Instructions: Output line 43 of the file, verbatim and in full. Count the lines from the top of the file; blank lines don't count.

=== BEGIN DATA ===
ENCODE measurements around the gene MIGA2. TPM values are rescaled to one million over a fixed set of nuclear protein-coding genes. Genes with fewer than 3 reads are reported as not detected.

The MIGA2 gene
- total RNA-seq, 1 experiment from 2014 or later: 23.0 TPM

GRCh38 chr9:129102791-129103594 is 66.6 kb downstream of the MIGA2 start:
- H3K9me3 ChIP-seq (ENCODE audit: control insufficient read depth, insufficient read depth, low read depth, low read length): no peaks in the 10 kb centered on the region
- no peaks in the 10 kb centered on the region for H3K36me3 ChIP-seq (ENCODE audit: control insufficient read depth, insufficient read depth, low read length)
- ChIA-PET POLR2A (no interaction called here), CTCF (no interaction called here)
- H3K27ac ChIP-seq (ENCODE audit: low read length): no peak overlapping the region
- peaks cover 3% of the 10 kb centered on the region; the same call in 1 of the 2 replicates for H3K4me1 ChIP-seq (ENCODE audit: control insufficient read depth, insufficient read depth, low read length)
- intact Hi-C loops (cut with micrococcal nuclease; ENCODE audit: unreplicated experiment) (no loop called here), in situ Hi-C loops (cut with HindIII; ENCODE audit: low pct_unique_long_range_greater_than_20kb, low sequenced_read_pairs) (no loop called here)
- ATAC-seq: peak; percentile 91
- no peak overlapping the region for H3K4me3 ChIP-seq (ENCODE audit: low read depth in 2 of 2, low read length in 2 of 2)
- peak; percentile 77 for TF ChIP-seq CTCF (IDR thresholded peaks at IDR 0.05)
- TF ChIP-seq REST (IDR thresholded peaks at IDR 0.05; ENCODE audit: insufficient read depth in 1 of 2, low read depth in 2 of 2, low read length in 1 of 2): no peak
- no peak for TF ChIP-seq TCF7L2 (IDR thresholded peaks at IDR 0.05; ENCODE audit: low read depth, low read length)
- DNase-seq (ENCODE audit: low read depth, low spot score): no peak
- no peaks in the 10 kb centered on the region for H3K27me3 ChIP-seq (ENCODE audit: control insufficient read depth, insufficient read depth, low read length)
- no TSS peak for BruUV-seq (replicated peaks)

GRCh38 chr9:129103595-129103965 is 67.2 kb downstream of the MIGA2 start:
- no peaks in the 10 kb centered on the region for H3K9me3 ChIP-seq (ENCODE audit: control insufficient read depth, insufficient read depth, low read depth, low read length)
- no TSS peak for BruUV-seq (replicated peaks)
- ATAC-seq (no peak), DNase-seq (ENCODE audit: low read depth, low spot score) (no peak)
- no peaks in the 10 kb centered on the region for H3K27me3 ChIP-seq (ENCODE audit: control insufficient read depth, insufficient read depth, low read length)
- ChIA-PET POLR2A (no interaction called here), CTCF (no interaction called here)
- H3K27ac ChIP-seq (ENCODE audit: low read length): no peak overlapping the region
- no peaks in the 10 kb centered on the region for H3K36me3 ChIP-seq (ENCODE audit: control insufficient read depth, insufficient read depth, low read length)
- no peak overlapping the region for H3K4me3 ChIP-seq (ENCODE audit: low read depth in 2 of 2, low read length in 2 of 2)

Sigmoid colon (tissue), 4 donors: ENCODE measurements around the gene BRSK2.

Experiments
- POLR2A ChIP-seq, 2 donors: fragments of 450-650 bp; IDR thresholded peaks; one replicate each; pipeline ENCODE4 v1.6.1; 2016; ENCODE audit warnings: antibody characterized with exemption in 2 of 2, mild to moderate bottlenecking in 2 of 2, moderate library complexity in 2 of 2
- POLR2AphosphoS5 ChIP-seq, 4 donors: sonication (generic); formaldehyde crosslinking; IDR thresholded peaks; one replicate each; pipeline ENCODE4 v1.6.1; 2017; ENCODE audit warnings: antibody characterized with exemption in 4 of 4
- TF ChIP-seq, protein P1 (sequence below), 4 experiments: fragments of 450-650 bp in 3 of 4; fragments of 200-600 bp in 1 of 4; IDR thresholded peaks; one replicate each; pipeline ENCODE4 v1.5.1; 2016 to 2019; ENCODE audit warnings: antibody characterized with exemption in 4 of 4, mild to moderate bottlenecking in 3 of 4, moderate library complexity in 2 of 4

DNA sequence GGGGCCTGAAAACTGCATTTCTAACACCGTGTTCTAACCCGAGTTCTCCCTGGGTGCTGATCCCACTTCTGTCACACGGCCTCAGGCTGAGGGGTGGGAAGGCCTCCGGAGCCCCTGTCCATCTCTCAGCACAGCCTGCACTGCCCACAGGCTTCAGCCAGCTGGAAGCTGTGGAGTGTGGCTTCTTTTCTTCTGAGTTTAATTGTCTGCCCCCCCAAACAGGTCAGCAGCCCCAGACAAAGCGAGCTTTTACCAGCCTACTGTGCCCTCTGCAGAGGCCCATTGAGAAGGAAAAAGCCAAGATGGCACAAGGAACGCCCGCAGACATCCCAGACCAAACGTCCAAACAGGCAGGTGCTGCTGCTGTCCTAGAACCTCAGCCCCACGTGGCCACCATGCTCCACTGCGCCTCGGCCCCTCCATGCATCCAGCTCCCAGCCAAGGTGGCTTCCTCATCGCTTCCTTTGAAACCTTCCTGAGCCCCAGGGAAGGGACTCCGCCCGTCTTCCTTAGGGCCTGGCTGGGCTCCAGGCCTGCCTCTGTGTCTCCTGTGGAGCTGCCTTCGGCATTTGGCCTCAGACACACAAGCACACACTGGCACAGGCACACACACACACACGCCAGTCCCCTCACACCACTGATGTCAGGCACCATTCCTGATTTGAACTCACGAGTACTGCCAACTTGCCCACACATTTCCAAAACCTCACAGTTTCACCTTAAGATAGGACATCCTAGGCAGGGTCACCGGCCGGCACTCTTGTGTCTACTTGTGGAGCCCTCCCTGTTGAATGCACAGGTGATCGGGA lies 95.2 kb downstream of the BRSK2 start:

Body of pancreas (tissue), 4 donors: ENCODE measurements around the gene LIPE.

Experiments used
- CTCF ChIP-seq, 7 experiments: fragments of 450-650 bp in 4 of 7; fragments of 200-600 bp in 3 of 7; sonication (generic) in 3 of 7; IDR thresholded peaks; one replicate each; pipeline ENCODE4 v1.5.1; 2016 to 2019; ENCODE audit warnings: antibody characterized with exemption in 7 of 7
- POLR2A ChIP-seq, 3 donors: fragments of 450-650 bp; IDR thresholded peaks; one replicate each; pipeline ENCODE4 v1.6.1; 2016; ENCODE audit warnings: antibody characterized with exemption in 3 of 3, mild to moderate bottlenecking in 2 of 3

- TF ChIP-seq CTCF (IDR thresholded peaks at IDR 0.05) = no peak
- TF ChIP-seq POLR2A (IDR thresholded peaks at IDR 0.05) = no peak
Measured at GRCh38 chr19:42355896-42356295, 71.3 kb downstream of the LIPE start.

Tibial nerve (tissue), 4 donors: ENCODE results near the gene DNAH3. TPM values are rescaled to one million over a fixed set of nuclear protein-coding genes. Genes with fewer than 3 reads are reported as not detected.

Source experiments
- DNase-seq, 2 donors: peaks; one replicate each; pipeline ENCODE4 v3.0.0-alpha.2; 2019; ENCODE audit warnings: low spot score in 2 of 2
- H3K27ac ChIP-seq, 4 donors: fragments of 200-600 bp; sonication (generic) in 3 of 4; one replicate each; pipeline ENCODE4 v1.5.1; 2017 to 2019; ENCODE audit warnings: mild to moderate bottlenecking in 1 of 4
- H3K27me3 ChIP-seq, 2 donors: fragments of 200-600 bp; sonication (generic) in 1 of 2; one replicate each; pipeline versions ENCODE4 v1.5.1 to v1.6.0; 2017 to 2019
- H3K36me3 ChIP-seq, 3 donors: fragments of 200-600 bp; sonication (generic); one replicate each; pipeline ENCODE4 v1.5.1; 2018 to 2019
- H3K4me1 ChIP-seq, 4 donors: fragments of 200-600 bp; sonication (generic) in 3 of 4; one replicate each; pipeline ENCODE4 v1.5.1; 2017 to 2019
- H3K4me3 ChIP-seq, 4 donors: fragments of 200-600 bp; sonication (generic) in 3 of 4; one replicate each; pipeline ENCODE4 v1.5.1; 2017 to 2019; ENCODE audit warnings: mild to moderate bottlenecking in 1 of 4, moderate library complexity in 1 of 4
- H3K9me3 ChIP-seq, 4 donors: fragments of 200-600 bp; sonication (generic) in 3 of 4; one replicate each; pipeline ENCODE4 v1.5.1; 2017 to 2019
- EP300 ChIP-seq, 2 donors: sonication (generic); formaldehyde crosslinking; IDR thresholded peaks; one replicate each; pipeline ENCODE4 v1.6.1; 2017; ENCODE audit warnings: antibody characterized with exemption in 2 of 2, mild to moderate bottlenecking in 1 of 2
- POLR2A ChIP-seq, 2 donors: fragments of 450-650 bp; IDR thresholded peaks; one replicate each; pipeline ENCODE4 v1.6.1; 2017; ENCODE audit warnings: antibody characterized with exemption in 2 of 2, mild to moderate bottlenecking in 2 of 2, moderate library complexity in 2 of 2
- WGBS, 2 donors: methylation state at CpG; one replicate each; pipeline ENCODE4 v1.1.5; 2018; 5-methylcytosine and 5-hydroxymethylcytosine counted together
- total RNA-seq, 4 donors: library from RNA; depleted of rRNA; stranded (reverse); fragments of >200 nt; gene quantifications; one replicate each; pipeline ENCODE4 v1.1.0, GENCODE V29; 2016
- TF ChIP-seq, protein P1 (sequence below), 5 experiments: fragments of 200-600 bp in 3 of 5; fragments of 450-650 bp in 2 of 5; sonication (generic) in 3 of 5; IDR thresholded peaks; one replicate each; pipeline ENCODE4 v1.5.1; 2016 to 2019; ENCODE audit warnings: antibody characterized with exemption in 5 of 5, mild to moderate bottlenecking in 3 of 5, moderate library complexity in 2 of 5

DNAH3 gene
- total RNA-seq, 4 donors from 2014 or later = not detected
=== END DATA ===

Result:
- DNase-seq, 2 donors: peaks; one replicate each; pipeline ENCODE4 v3.0.0-alpha.2; 2019; ENCODE audit warnings: low spot score in 2 of 2